septembre 14, 2022
About Project
IWC Heardquarters
IWC Heardquarters

This project took a long time to become a reality. Due to the pandemic, it almost seemed like it wouldn’t even happen. Then one day we were on set with a fantastic team. 

I see a lot of employment branding films and it hardly ever feels authentic. So we knew we were up for a challenge. We wanted to create something that stands out but not in a stand-out-way kind. Subtle and sensitive, while transporting a human message.

IWC is a big player within the watch industry. There are only a handful of watch companies that are from the German speaking part of Switzerland, most come from the French-swiss side. Watch towns are mostly located in smaller cities so it was important to communicate that to the employees and to not set false expectations. The great thing about Schaffhausen where IWC is located is that it’s only a 30 minute train ride from Zurich. These where amongst some of the points we had to bring across into a seamless matter. 

The filming dates kept getting postponed day after day which made it difficult to get a crew together. Light, sound camera, wardrobe, makeup, and basically every other department, required diligent planning so that the team really work great together. However, eventually things started coming together and we had a winning team.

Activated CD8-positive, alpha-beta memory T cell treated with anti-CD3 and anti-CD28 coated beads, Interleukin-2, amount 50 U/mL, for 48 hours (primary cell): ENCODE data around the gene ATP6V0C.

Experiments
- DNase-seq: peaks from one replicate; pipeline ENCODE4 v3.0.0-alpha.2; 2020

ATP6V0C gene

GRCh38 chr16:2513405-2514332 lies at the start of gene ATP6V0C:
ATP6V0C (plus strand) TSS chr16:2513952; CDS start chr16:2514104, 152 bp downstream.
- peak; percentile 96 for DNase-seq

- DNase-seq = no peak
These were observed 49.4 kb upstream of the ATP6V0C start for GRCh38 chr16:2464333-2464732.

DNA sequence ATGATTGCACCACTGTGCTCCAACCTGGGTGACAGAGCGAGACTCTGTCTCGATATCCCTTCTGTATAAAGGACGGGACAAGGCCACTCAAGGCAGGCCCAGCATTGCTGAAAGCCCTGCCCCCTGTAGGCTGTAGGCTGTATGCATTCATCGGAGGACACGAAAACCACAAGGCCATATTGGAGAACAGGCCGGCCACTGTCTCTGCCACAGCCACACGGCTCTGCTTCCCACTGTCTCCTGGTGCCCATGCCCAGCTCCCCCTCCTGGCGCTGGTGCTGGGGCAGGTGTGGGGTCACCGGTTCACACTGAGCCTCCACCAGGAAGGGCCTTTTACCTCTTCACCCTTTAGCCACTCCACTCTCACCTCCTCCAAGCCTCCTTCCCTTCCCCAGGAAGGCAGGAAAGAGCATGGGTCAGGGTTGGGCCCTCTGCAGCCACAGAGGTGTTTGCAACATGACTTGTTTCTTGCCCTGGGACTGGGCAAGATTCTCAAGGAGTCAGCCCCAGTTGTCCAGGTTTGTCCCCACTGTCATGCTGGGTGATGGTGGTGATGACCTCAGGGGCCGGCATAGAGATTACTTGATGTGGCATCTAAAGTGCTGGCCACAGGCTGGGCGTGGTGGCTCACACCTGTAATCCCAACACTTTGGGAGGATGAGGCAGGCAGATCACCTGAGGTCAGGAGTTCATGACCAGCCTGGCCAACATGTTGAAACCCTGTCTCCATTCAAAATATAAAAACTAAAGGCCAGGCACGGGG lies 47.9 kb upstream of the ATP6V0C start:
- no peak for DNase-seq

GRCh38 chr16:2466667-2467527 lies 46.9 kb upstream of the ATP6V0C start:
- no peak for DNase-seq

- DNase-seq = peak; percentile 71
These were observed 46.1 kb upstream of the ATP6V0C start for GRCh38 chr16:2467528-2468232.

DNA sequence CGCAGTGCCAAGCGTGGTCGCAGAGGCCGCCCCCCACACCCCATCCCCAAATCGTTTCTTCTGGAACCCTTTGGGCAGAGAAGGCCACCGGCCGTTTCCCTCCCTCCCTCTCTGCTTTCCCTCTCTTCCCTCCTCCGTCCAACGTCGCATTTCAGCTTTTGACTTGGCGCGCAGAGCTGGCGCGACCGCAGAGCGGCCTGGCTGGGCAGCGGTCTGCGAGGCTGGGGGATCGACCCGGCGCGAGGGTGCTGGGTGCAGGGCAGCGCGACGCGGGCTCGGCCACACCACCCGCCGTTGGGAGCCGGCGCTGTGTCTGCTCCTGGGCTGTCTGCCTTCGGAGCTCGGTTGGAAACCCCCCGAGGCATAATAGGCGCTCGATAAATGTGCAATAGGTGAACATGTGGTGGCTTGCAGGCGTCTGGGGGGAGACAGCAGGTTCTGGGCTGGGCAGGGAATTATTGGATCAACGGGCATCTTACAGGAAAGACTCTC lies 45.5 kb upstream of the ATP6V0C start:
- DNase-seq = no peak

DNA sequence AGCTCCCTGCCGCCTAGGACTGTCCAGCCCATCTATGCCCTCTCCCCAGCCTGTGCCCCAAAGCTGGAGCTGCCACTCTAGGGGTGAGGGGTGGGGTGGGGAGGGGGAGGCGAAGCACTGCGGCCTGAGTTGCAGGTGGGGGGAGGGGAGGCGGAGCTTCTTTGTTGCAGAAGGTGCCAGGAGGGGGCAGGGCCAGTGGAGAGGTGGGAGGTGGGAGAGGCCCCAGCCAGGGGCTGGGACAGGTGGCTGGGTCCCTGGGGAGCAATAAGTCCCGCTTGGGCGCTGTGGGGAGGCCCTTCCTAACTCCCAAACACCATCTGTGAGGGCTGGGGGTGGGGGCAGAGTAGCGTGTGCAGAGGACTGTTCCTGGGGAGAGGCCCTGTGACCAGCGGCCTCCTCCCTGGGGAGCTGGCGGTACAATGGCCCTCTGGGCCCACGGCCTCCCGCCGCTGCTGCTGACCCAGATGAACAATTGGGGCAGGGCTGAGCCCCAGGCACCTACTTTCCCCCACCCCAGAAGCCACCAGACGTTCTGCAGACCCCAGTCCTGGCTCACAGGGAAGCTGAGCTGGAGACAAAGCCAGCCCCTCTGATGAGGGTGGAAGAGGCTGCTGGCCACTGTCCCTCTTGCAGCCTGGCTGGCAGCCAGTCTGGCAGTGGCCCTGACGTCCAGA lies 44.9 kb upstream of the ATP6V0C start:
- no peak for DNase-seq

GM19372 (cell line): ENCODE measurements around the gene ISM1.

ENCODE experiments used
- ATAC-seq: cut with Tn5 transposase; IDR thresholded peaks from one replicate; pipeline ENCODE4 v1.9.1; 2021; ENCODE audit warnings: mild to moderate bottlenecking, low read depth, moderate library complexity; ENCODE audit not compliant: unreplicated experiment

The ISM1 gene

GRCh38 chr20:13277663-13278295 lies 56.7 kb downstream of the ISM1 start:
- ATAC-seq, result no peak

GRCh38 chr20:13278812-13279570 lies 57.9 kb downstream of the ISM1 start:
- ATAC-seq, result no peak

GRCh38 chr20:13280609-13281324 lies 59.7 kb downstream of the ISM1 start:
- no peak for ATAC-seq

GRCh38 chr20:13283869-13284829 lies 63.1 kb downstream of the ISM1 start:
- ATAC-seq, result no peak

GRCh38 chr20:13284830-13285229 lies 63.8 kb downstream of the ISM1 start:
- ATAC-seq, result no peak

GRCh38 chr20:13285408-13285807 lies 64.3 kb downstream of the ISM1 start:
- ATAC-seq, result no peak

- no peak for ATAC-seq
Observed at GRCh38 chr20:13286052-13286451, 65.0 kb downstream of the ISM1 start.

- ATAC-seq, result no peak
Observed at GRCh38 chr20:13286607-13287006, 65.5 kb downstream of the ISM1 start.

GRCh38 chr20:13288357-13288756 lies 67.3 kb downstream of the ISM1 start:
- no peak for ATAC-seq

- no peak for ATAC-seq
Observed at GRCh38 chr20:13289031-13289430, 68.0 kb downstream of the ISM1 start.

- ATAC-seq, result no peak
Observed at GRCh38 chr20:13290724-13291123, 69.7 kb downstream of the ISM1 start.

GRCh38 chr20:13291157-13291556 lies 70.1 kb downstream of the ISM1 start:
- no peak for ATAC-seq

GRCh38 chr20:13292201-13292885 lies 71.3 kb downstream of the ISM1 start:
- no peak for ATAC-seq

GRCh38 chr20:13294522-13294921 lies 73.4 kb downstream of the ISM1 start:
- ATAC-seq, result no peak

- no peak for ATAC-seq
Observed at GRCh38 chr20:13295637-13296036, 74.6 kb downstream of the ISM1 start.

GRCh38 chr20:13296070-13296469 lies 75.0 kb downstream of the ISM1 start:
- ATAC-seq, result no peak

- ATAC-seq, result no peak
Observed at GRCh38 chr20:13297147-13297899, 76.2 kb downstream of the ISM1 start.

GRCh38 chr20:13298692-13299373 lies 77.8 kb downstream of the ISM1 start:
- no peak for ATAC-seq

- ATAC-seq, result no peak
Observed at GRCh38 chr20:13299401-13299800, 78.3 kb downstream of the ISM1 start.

We worked with non-professional talents in the film and so none of them had ever been in-front of the camera. This is always an interesting challenge for a director to get the best out of them. The key is to give them confidence to help them speak and act naturally. Sometimes we rolled camera while the talent still thought they are practicing their lines and we got the best performances. Another issue was that our filming locations were filled with very expensive watches scattered all over the place all – this coupled with security, smoke machines and normal 9 to 5 office hours slowed our unhealthy obsession down a lot.

With a relatively large crew we were constantly on the move – due to the need for flexibility, we decided to shoot everything on a gimbal. Not a single shot was on a tripod, dolly or drone. One camera for everything. We decided to shoot everything from a Red Helium 8k camera. A lot of lenses were tested for this project. It started with anamorphics but since we were always in limited areas and confined spaces it did not feel like it had enough depth of field. Additionally, it was just too wide which usually ends up with some unwanted elements in shot. Older Cooke lenses had too much of a look and the classic Cooke S7 did not have enough depth of field. Zeiss Masterprime wide open were an option but wide open it often ends up being too soft.